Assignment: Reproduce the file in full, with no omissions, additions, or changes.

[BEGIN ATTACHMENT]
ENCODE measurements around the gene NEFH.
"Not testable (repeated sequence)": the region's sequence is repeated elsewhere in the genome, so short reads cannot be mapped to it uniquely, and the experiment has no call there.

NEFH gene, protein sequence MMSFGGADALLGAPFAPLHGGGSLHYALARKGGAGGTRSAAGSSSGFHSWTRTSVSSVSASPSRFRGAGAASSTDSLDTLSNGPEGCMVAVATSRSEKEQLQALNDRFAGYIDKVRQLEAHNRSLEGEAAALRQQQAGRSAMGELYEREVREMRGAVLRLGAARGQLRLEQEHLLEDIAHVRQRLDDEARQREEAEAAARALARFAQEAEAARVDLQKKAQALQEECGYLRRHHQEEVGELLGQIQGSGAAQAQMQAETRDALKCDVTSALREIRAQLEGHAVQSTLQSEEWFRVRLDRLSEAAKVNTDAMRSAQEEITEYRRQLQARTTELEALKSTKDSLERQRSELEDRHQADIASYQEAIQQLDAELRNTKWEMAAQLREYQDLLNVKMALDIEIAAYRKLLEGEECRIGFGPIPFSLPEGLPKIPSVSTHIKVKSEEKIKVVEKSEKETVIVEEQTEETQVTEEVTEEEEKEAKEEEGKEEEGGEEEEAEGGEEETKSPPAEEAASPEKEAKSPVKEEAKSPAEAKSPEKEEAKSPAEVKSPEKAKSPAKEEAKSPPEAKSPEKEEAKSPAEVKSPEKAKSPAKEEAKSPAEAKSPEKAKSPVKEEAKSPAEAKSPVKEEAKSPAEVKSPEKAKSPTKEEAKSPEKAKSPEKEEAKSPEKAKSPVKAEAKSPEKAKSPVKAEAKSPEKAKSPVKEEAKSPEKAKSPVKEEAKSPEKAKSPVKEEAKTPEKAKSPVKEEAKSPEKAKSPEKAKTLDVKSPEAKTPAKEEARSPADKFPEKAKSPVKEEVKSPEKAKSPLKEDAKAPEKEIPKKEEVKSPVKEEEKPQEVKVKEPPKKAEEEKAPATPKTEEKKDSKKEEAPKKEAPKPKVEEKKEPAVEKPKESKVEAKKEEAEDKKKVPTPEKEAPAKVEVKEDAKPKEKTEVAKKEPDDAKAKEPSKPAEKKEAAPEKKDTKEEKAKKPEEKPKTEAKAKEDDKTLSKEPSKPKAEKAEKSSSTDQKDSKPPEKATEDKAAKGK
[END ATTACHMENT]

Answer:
ENCODE measurements around the gene NEFH.
"Not testable (repeated sequence)": the region's sequence is repeated elsewhere in the genome, so short reads cannot be mapped to it uniquely, and the experiment has no call there.

NEFH gene, protein sequence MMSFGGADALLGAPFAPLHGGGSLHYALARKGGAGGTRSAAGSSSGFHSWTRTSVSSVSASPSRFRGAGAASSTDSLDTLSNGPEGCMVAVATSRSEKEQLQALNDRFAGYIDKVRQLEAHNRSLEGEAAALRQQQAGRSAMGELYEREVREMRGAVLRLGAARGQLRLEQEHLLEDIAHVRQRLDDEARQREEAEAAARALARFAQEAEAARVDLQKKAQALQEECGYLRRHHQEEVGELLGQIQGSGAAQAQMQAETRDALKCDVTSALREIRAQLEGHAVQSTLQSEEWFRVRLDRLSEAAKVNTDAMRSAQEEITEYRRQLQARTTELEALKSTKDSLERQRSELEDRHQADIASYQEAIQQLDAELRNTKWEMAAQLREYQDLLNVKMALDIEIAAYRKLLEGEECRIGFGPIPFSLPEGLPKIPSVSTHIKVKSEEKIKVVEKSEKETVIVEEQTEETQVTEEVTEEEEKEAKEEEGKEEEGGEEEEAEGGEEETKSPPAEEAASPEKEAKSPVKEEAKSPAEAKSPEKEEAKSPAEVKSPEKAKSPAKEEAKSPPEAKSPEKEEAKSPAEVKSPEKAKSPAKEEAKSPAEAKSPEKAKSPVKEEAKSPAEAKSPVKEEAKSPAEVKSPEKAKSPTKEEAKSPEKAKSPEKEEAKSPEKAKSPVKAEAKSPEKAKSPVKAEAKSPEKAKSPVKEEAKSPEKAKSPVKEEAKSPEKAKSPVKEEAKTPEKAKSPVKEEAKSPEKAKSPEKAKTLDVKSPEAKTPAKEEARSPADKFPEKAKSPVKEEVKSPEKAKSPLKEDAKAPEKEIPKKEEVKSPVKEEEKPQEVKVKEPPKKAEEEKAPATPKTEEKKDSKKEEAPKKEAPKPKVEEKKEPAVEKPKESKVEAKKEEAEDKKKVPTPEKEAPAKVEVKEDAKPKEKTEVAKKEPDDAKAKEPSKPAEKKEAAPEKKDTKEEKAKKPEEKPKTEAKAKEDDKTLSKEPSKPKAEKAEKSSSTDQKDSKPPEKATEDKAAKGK